The mass contact programme, which reached the 12th district here on Thursday, will be the beginning of a new system of governance, with a permanent monitoring mechanism as well to be put in place, Chief Minister Oommen Chandy has said.
Mr. Chandy, who continued his mode of personally attending to the maximum possible number of grievances he could here as well, said the mass contact programme was showing him various pitfalls that existed in the present system of governance and the experience gained from these programmes would go a long way in identifying usual bottlenecks; amendments and changes in policy that were required; and also in guiding the Government to move faster and adopt to new approaches to ensure welfare of the people.
Mr. Chandy also pointed that the mass contact programme had thrown off all shackles of politics, especially in Alappuzha, where all seven Left legislators, including former Finance Minister T.M. Thomas Isaac, G. Sudhakaran, A.M. Arif, P. Thilothaman, C.K. Sadashivan, Thomas Chandy and R. Rajesh arrived to extend their support to his endeavour.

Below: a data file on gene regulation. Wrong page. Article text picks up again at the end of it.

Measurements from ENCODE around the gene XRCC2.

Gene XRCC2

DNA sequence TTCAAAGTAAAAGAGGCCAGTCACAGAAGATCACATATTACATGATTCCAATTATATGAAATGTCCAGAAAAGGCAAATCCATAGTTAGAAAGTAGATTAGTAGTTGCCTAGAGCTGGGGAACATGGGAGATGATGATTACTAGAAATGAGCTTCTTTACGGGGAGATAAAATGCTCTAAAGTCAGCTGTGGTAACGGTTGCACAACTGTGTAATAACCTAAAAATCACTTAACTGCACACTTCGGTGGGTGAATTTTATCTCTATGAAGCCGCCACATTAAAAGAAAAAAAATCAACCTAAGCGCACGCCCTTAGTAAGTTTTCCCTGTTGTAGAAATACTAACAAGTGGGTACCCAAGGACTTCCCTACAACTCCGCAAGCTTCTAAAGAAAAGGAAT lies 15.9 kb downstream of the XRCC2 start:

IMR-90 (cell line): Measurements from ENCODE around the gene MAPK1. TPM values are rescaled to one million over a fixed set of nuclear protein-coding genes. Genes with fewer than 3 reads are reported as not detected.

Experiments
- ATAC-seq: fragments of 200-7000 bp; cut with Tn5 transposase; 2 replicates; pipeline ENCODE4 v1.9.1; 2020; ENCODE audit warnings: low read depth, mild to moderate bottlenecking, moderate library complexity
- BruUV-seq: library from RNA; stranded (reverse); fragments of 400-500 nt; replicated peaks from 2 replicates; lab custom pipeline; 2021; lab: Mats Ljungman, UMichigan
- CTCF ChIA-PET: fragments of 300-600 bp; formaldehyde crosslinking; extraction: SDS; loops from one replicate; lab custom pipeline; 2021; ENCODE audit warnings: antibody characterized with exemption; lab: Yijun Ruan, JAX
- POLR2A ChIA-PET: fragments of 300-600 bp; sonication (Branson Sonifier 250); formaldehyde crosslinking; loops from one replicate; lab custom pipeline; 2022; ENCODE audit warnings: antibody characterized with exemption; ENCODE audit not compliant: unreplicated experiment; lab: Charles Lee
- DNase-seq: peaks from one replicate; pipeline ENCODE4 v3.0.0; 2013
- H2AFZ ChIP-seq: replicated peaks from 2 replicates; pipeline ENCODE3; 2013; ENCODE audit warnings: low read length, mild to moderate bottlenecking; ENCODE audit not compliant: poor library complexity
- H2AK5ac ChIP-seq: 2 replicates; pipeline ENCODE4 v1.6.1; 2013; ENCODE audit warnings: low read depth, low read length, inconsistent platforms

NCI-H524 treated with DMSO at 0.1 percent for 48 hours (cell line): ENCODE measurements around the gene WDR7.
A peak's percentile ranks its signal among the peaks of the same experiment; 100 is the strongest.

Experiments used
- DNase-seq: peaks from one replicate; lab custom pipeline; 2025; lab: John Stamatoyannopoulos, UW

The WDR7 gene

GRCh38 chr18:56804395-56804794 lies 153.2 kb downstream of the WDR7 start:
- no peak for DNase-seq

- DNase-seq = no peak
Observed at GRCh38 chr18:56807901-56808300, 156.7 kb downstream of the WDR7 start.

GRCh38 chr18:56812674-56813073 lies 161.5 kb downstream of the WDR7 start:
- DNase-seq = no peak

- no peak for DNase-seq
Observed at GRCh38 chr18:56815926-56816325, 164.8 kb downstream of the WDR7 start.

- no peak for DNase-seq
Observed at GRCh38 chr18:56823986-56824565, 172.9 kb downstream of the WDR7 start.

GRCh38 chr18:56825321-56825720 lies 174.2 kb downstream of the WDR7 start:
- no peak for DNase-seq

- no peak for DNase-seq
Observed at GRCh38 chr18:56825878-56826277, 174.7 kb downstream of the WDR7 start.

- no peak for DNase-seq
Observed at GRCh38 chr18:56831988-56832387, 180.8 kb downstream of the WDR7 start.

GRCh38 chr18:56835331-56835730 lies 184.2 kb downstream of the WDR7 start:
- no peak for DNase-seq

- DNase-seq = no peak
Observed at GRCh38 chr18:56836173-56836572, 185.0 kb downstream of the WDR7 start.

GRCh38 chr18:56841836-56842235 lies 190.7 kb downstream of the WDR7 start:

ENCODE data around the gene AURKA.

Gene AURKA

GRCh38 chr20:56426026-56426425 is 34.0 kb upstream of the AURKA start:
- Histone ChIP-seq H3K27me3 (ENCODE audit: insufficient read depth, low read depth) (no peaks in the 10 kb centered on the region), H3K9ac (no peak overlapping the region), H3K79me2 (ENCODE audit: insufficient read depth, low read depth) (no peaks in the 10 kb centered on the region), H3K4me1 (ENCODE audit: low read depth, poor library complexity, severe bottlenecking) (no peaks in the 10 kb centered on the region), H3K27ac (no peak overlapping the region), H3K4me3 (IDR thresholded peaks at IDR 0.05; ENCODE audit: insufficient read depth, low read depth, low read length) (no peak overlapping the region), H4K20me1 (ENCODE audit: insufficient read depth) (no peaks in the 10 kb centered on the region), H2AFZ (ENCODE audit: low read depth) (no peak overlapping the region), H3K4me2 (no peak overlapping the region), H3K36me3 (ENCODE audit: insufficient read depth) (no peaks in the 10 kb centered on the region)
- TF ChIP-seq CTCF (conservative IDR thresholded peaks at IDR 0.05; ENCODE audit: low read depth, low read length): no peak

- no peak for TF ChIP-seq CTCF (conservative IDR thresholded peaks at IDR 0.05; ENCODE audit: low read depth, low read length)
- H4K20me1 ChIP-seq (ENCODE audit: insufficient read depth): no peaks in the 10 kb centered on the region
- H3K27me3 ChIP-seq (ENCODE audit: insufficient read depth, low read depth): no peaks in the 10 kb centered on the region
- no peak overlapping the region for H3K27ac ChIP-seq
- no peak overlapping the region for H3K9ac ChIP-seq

The Chief Minister then set the ball rolling with the disbursal of a financial assistance to the family of Smitha, who was brutally raped and murdered at Olakettiyambalam near Kayamkulam two months back.
Smitha, a widow and breadwinner of the family, was killed while returning home from work. Her parents, Ramakrishnan and Ramani, and her daughter, Varsha, received the assistance from Mr. Chandy, which comprised Rs.5 lakhs towards repairing their thatched roof house and another Rs.5 lakhs towards Varsha’s education. Over a crore of financial assistance is being distributed during the programme, including assistance from the Chief Minister’s Relief Fund and various other schemes.
The programme, which saw over 25,000 people thronging the EMS Stadium, had the severe heat playing villain. But Mr. Chandy did not give up and made it a point to personally interact with patients and physically challenged petitioners, many of whom were brought to the venue in ambulances, autor-rickshaws, wheel- chairs and so on. Most of them left with happy hearts.
These included Martin, a carpenter from Chanthiroor and the sole breadwinner of his family, who was paralysed and bereft of any income.
On top of it he had an outstanding loan of Rs.20,000. He left hearing Mr. Chandy promise him that the loan would be waived off. Cicily from Alappuzha, who came in an ambulance, was returned with Mr. Chandy’s orders for a free operation in the Alappuzha Medical College Hospital, while Thankappan, who had lost his only son Nithin in a train accident, walked back through the crowd, his eyes moist and hands clutching a cheque of Rs.1 lakh that came as ex gratia.